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vol.133 número10La Facultad de Medicina de la Pontificia Universidad Católica de Chile: 75 años de progreso para la medicina nacionalInsuficiente control de factores de riesgo en prevención secundaria cardiovascular índice de autoresíndice de materiabúsqueda de artículos
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Revista médica de Chile

versión impresa ISSN 0034-9887

Resumen

ZALAQUETT S, Ricardo et al. Long-term results of repair versus replacement for degenerative mitral valve regurgitation. Rev. méd. Chile [online]. 2005, vol.133, n.10, pp.1139-1146. ISSN 0034-9887.  http://dx.doi.org/10.4067/S0034-98872005001000002.

Mitral valve repair is considered better than mitral valve replacement for degenerative mitral regurgitation. Aim: To evaluate late clinical results of mitral valve repair as compared to mitral valve replacement in patients with degenerative mitral regurgitation. Patients and methods: All patients subjected to open heart surgery for degenerative mitral regurgitation between 1990 and 2002 were assessed for surgical mortality, late cardiac and overall mortality, reoperation, readmission to hospital, functional capacity and anticoagulant therapy. Eighty eight patients (48 males) had mitral valve repair and 28 (19 males) had mitral valve replacement (23 with a mechanical prosthesis). Mean age was 59.9 ± 14.8 (SD) and 61.3 ± 14.6 years, respectively. Sixty three percent of patients with repair and 50% of those with valve replacement were in functional class III or IV before surgery. Results: Operative mortality was 2.3% for mitral valve repair and 3.6% for mitral valve replacement (NS). Also, there was no statistical difference in the need of reoperation during the follow-up period between both procedures (2.3% and 0%, respectively). Ninety four percent of the replacement patients but only 26% of the repair patients were in anticoagulant therapy at the end of the follow-up period (p <0.001). Ten years survival rates were 82 ± 6% for mitral valve repair and 54 ± 11% for replacement. The corresponding cardiac related survival rates were 89 ± 6% and 79 ± 10%. At the end of follow-up, all surviving patients were in functional class I or II. Ten years freedom from cardiac event rates (death, cardiac related rehospitalization and reoperation) were 90 ± 3% for mitral valve repair and 84 ± 6% for replacement. Conclusion: Repair of the mitral valve offers a better overall survival and a better chance of freedom from cardiac events as well as need for anticoagulation 10 years after surgery (Rev Méd Chile 2005; 133: 1139-46)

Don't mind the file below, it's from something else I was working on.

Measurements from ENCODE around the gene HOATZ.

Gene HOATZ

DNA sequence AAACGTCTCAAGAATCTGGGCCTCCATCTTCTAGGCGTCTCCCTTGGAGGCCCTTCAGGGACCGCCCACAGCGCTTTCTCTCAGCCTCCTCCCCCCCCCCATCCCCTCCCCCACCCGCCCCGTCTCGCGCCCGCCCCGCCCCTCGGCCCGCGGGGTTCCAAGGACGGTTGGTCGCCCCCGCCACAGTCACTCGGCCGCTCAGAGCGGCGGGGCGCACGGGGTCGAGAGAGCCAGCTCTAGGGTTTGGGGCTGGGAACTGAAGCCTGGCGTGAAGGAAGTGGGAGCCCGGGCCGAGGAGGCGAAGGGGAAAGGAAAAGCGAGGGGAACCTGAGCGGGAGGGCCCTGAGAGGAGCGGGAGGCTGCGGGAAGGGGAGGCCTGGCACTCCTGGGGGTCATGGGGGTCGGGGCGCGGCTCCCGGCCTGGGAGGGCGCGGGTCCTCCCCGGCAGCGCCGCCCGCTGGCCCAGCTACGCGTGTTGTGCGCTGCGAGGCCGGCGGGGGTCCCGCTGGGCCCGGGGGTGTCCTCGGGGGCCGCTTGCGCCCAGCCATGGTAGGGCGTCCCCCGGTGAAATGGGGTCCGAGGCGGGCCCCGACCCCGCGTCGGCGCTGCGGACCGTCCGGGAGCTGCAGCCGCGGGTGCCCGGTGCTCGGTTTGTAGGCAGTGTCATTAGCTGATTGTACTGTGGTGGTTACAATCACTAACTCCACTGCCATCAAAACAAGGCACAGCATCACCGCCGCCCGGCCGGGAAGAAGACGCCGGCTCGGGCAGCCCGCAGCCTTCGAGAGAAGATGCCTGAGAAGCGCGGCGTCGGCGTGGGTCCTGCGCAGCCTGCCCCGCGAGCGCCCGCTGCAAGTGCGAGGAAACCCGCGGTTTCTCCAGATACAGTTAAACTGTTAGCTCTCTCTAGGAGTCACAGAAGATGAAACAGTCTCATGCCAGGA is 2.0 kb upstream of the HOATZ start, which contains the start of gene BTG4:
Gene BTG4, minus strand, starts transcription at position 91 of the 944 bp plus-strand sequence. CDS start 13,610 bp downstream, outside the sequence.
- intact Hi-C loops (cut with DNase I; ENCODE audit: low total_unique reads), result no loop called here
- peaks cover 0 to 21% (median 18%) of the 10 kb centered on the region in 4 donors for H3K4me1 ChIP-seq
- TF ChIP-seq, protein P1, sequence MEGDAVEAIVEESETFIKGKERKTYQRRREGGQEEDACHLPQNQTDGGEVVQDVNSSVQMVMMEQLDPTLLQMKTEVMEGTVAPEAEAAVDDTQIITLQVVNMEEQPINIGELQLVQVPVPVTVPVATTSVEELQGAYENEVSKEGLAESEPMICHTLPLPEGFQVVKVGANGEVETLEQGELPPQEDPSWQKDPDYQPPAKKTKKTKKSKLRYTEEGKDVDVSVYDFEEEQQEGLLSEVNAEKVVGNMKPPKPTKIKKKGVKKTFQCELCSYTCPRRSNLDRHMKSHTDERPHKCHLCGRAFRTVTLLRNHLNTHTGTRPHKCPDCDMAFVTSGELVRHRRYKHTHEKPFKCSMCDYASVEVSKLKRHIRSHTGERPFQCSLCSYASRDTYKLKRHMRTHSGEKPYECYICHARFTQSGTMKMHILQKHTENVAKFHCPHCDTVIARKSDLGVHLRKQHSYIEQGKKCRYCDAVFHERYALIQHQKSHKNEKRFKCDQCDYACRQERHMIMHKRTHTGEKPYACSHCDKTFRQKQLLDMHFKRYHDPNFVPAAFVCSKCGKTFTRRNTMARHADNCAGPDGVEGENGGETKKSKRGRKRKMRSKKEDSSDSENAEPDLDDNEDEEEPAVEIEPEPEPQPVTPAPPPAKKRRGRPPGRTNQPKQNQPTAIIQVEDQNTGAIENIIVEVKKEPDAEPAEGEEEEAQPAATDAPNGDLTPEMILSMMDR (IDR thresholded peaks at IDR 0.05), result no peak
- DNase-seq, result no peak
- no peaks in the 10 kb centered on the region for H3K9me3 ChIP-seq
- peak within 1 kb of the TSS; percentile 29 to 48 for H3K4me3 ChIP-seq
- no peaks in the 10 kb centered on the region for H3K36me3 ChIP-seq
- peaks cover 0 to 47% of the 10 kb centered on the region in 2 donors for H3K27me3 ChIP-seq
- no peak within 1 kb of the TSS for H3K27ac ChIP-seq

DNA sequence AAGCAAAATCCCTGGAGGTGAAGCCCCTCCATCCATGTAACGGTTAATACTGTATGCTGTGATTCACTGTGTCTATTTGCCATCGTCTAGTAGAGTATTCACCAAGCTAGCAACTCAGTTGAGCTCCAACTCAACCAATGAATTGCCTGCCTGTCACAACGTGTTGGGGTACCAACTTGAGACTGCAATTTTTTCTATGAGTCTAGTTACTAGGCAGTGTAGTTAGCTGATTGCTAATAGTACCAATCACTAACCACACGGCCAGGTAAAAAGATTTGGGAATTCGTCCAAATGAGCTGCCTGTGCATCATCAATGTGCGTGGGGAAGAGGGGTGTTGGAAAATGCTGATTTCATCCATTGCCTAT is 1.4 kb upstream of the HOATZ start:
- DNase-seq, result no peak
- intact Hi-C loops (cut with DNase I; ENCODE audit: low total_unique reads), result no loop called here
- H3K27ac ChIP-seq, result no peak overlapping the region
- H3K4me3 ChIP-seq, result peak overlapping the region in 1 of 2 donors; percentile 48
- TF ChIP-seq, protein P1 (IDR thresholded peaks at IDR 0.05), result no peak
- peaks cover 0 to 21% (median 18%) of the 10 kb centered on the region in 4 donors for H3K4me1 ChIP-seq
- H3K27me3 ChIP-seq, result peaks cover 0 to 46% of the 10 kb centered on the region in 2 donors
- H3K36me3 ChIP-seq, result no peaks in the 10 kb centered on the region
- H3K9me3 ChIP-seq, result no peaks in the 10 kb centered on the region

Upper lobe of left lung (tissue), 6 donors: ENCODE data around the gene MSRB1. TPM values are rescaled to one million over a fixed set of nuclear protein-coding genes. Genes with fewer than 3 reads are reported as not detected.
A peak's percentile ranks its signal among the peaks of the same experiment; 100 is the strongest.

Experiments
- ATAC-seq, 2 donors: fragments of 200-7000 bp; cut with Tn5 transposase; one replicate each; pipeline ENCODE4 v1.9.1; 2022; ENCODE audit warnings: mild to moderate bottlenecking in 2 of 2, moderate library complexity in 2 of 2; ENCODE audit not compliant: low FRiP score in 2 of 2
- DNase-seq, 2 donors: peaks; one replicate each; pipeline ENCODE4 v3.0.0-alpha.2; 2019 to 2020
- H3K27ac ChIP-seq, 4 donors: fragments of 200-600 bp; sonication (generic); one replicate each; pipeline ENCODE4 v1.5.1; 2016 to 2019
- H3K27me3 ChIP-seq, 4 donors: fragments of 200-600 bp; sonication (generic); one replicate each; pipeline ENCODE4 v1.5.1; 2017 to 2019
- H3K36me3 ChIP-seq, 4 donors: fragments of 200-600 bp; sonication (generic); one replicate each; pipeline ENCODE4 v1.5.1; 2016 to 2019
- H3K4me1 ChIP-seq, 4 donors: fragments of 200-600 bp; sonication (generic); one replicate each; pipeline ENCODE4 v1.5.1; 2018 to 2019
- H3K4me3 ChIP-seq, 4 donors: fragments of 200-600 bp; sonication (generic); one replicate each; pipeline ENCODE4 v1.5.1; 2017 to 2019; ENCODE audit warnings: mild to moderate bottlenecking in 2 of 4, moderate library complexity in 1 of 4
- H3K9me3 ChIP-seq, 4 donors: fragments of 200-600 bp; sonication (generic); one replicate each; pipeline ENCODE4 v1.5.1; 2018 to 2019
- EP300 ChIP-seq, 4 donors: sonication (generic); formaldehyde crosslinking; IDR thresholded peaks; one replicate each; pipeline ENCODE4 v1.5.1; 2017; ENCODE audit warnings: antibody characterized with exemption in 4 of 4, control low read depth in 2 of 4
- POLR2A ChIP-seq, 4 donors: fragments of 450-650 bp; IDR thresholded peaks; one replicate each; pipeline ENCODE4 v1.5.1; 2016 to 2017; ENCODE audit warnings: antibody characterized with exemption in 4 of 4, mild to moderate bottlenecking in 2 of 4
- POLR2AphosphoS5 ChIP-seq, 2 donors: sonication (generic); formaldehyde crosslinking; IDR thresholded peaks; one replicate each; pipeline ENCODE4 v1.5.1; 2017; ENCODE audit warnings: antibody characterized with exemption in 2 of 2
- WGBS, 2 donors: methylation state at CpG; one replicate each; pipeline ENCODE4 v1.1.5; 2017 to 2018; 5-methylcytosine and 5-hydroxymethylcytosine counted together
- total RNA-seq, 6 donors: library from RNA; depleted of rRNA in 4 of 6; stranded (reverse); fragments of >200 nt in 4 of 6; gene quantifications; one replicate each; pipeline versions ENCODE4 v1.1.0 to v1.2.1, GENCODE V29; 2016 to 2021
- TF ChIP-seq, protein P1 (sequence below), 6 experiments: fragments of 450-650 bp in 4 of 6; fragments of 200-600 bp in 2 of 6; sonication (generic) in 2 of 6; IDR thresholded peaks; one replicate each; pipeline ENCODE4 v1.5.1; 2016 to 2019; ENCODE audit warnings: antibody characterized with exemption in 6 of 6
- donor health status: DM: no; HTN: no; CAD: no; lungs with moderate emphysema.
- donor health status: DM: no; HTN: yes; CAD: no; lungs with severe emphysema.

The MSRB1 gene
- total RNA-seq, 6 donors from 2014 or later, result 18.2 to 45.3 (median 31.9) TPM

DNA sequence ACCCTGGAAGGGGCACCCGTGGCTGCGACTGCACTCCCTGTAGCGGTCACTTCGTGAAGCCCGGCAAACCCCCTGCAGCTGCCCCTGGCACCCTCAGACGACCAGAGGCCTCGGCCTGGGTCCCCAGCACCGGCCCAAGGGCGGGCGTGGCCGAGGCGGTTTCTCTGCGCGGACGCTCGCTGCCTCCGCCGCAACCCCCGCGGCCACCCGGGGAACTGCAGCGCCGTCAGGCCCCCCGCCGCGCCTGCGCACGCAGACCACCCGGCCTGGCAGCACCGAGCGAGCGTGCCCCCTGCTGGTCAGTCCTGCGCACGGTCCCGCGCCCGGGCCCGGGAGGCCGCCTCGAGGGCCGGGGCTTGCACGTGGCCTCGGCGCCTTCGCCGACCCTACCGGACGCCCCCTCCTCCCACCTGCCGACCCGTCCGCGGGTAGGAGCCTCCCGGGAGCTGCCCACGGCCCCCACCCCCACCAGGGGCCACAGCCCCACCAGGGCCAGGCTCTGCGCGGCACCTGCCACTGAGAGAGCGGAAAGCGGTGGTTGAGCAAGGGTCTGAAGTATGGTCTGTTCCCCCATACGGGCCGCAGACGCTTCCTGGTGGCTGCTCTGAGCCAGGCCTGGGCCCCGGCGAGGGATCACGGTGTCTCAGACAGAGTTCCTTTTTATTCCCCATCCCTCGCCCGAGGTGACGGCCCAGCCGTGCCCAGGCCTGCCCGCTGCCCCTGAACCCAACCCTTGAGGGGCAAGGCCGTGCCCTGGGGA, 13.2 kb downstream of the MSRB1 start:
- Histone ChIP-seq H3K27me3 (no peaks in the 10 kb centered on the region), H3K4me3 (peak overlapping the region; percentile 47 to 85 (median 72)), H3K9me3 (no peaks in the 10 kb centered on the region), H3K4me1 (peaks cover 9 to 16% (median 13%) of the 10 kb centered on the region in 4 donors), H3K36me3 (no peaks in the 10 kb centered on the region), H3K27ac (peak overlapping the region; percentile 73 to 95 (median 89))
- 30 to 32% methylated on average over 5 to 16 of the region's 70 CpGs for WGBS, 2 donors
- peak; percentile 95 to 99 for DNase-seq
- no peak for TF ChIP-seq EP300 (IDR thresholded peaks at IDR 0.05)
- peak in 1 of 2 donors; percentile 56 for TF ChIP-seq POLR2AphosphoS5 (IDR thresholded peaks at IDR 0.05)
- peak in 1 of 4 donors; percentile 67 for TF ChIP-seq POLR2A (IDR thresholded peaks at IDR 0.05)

Palabras clave : Mitral valve; Mitral valve insufficiency; Thoracic surgery.

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